Is Your Small Business Stuck in the Middle? Help set it apart with the perfect unique selling proposition

The world of commerce is a noisy, crowded bazaar. Approximately 543,000 small businesses are launched in the U.S. each month—equating to an average of roughly 12.4 every minute.1

Many of these entrepreneurs go to market with novel, sometimes brilliant, ideas. But in our modern economy, even the most innovative ventures can be overlooked without a strong unique selling proposition, or USP, that differentiates it from the masses.

What is a USP and why does it matter?

Simply put, a USP clearly states the distinct value of a business' offering and how it helps solve customers' problems in ways competitors cannot match. A thoughtfully developed USP articulates what a brand stands for; and when consistently delivered upon over time, establishes a powerful identity that customers connect with on a deeper level than they do with other generic options in the same space.

What makes a strong USP?

The most effective USPs are concise and highlight a specific positive outcome that can be validated and not easily replicated by competitors. As a rule of thumb, to maximize the success of your USP, ensure that it's:

Unique -Explains precisely how your solution is different and/or better than the competition

Clear -Can be communicated and understood in less than 10 seconds

Quantifiable -Supported by tangible evidence

Examples of highly effective USPs:

"You get fresh, hot pizza delivered to your door in 30 minutes of less, or it's free."

- Dominos

"15 minutes could save you 15% or more on car insurance."

- Geico

"When it absolutely, positively has to be there overnight."

- FedEx

What makes a weak USP?

Many companies make the mistake of attempting to stand for everything and be all things to all people. They tout the best product AND the best price or customer service. The problem with this approach is that today's discerning consumers are often dubious of broad, lofty promises. If a brand can't deliver on its USP, its risks losing credibility and—consequently—sales. Oftentimes, those who attempt to be known for everything don't become known for anything.

Other common traits of ineffective USPs include:

  • A simple tagline without any mention of value delivered

  • A focus on features without any connection to benefits

  • Industry jargon that's not quickly comprehensible

How to find your perfect USP

A brand's USP should be the cornerstone of its marketing strategy, and can help guide everything from sales pitches and advertising campaigns to distribution models and pricing structure. So before you launch that great new website or roll out a clever new slogan, take the time to explore the essence of your company to pinpoint the most compelling unique quality that directly addresses the needs and desires of your ideal customer.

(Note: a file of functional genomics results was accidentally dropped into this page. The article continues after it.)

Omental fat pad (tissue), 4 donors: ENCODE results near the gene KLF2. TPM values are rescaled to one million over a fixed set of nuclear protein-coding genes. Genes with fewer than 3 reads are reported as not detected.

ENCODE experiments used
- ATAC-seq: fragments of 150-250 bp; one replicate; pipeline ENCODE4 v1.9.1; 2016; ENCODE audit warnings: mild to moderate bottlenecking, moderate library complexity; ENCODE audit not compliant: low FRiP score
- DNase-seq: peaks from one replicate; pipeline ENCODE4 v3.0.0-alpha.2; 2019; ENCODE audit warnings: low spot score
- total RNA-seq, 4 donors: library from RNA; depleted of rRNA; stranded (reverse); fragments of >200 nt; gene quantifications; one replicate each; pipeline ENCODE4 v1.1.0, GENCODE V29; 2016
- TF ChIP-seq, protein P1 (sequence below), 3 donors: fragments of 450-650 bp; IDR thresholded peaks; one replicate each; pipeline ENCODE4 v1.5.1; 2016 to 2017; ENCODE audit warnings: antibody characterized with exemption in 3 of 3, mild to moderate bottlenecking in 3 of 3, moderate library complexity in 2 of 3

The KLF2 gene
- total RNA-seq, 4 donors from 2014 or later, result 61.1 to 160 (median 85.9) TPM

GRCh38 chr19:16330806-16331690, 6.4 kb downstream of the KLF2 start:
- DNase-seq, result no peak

Assess your target audience

Speaking of your ideal customer, the process of developing a strong USP begins with a thorough examination of this persona. Beyond basic demographics, do some soul-searching of your own and consult with customers, colleagues and friends to explore:

  • What problem is your ideal customer trying to solve?

    • Why do they buy your products or services?

  • How can your product or service help solve their problem?

    • What value are they paying for?

  • What factors motivate their buying decisions?

    • Price, quality, service, convenience?

  • Why do they choose your business over competitors?

    • What keeps them from buying elsewhere?

Research your competitors

Logic dictates that in order to discover what makes your business truly unique, you need to know what other companies customers are comparing it to. Identify your top five competitors and see how your business sizes up, soliciting input from others for objectivity. You can also easily learn more about competitors through their websites and social media activity.

  • What are the strengths and weaknesses of each?

  • What advantages do you have over them?

  • Do you offer some specific value that they do not?

Put pen to paper

List out all the answers to these questions. From the list, look for some gaps in the market that your business fills better than the competition. These are all potential USPs. Come up with a few options and again engage a mix of customers, colleagues and friends to find the strongest one.

Spread the word

The process doesn't end there though. For your USP to help generate tangible business results like more conversions and lower customer churn, it needs to be embedded into your company's culture—early and often. If your own people don't believe in your brand promise, chances are consumers won't either.

Those 543,000 small businesses launched every month?

The sobering reality is that, on average, about two-thirds of them survive two years; half last five years; and just one-third are still in business a decade later. Maximize your chances of long-term success by forging an inimitable identity that starts with a diligently conceived USP.

Want to discuss ways to raise the bar for your brand's communications? Talk to an RRD expert.

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  1. Forbes. 16 Surprising Statistics About Small Businesses (2013)